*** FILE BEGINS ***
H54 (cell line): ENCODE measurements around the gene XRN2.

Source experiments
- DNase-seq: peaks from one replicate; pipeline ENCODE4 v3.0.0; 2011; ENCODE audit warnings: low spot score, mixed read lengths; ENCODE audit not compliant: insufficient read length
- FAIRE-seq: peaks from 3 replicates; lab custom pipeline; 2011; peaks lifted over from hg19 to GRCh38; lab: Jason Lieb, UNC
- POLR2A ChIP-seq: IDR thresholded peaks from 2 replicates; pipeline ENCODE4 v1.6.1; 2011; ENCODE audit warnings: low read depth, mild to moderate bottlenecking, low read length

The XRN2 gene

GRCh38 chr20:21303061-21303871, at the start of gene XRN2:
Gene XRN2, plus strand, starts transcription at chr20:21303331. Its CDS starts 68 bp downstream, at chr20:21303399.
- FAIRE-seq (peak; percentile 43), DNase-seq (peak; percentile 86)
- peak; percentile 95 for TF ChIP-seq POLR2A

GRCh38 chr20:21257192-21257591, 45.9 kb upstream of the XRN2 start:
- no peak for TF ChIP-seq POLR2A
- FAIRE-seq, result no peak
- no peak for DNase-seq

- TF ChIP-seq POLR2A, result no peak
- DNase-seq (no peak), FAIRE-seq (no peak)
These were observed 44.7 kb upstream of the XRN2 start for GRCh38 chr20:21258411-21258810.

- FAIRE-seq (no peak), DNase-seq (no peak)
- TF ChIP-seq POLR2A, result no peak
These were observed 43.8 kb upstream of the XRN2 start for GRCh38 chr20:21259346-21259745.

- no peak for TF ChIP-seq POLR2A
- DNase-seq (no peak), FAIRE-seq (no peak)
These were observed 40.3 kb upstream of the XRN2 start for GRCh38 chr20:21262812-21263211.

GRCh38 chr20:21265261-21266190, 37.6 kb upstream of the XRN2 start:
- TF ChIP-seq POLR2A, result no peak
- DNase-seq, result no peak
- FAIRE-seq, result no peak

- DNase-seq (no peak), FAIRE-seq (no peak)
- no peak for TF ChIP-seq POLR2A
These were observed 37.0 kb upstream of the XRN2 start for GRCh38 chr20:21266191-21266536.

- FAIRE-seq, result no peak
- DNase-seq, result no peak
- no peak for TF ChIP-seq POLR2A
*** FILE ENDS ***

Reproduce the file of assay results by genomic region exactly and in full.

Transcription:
H54 (cell line): ENCODE measurements around the gene XRN2.

Source experiments
- DNase-seq: peaks from one replicate; pipeline ENCODE4 v3.0.0; 2011; ENCODE audit warnings: low spot score, mixed read lengths; ENCODE audit not compliant: insufficient read length
- FAIRE-seq: peaks from 3 replicates; lab custom pipeline; 2011; peaks lifted over from hg19 to GRCh38; lab: Jason Lieb, UNC
- POLR2A ChIP-seq: IDR thresholded peaks from 2 replicates; pipeline ENCODE4 v1.6.1; 2011; ENCODE audit warnings: low read depth, mild to moderate bottlenecking, low read length

The XRN2 gene

GRCh38 chr20:21303061-21303871, at the start of gene XRN2:
Gene XRN2, plus strand, starts transcription at chr20:21303331. Its CDS starts 68 bp downstream, at chr20:21303399.
- FAIRE-seq (peak; percentile 43), DNase-seq (peak; percentile 86)
- peak; percentile 95 for TF ChIP-seq POLR2A

GRCh38 chr20:21257192-21257591, 45.9 kb upstream of the XRN2 start:
- no peak for TF ChIP-seq POLR2A
- FAIRE-seq, result no peak
- no peak for DNase-seq

- TF ChIP-seq POLR2A, result no peak
- DNase-seq (no peak), FAIRE-seq (no peak)
These were observed 44.7 kb upstream of the XRN2 start for GRCh38 chr20:21258411-21258810.

- FAIRE-seq (no peak), DNase-seq (no peak)
- TF ChIP-seq POLR2A, result no peak
These were observed 43.8 kb upstream of the XRN2 start for GRCh38 chr20:21259346-21259745.

- no peak for TF ChIP-seq POLR2A
- DNase-seq (no peak), FAIRE-seq (no peak)
These were observed 40.3 kb upstream of the XRN2 start for GRCh38 chr20:21262812-21263211.

GRCh38 chr20:21265261-21266190, 37.6 kb upstream of the XRN2 start:
- TF ChIP-seq POLR2A, result no peak
- DNase-seq, result no peak
- FAIRE-seq, result no peak

- DNase-seq (no peak), FAIRE-seq (no peak)
- no peak for TF ChIP-seq POLR2A
These were observed 37.0 kb upstream of the XRN2 start for GRCh38 chr20:21266191-21266536.

- FAIRE-seq, result no peak
- DNase-seq, result no peak
- no peak for TF ChIP-seq POLR2A